The Russian Federation will need at least three to four months to prepare its personnel for combat after the announced partial mobilization on September 21.
Moreover, Moscow will have a problem equipping recruits considering the depletion of their reserves, according to the former head of the press service of the General Staff, Colonel Vladyslav Seleznev, on RBC-Ukraine.
“To call up, provide and train personnel after the announcement of partial mobilization, Russians will need at least three to four months. But the main question is how the very fact of mobilization will be perceived inside Russia. After all, now we will have to go to war without financial payments, which can increase tension, especially in socially disadvantaged regions,” Seleznev believes.
In addition, sanctions against Russia prevent the replenishment of its military reserves. The colonel believes that all the problems the covert mobilization faces will manifest themselves on a larger scale during the official mobilization.
In reality, the Russian command has been using covert mobilization and recruitment of contract soldiers for more than half a year. According to intelligence the invaders replenished their personnel in several ways: with the help of the program of the combat army reserve of the country, volunteer battalions, and the private military company (PMC) Wagner, a network of mercenaries, or a de facto private army of Putin.
However, Vadym Skibitsky notes, the main problem of such recruitment is the lack of officers.
The enemy collected the Third Army Corps for about three months, starting in May. Due to the lack of reserves, the Russian General Staff wanted to create four such corps – one for each military district, but, according to the coordinator of the information resistance group, after overestimating their capabilities, the Russians decided to form at most one such Corps.
“As a result, it is still understaffed. It should have a staff of 15.5 thousand people, but in reality, it has about 10-12 thousand,” the expert explained.
Therefore, a partial mobilization was announced. This includes Russians with military accounting specialties and experience, who are in reserve and served in the armed forces of the Russian Federation. The goal is to gather 300 thousand reservists. According to Skibitsky, all this is necessary for Moscow to ensure the deployment of additional units, create the required reserves and wage war to deplete Ukraine.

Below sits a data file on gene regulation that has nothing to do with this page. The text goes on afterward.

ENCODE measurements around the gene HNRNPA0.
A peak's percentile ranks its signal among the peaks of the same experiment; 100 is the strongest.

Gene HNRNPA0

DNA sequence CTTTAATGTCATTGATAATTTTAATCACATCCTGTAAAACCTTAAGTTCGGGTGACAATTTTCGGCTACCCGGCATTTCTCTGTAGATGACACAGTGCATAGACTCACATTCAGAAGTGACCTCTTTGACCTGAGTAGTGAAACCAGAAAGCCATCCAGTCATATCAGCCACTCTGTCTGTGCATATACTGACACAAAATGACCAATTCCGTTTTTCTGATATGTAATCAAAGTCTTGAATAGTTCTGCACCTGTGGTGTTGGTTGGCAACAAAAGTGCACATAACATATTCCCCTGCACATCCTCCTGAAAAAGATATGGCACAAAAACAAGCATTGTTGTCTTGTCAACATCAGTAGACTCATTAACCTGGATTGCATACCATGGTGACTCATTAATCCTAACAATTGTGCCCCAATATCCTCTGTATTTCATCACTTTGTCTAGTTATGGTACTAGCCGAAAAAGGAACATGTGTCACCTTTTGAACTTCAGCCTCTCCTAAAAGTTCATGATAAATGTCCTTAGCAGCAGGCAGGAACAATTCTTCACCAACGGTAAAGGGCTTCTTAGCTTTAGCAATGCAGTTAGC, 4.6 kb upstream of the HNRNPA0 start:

However, representatives of Ukraine’s General Staff note that it will take at least three to four months for Russians to call up, provide and train personnel after the announcement of partial mobilization. Yet, another problem in Moscow is the reaction of the Russians because now they will have to go to war without financial payments, ehile due to sanctions and the depletion of its own reserves, Russia is forced to look for weapons and equipment in Asian countries.
After the Ukrainian offensive in the Kharkiv region, the head of the Chechen Republic of Ichkeria, Ramzan Kadyrov, proposed to train and staff at least one thousand volunteers from each of 85 areas.
The Ukrainian leadership reacted calmly to the appeal of Russian President Vladimir Putin on the topic of so-called referendums in the illegally occupied territories of Ukraine. According to Ukraine’s ministry of defense, virtually nothing has changed. Moreover, the Ministry believes that this can only be done by military means in the near future.
In addition, Ukraine’s Western partners publicly gave a negative assessment of Russia’s actions. French President Emmanuel Macron, who sometimes hasn’t reacted to activities Russian Federation activities, expressed disagreement.
Ukrainian intelligence notes the announcement of illegal referendums in the Donbas, Zaporizhzhia, and Kherson regions in a relatively short time is an attempt to show the Russian domestic electorate an achievement of at least some results of their so-called special military operation.
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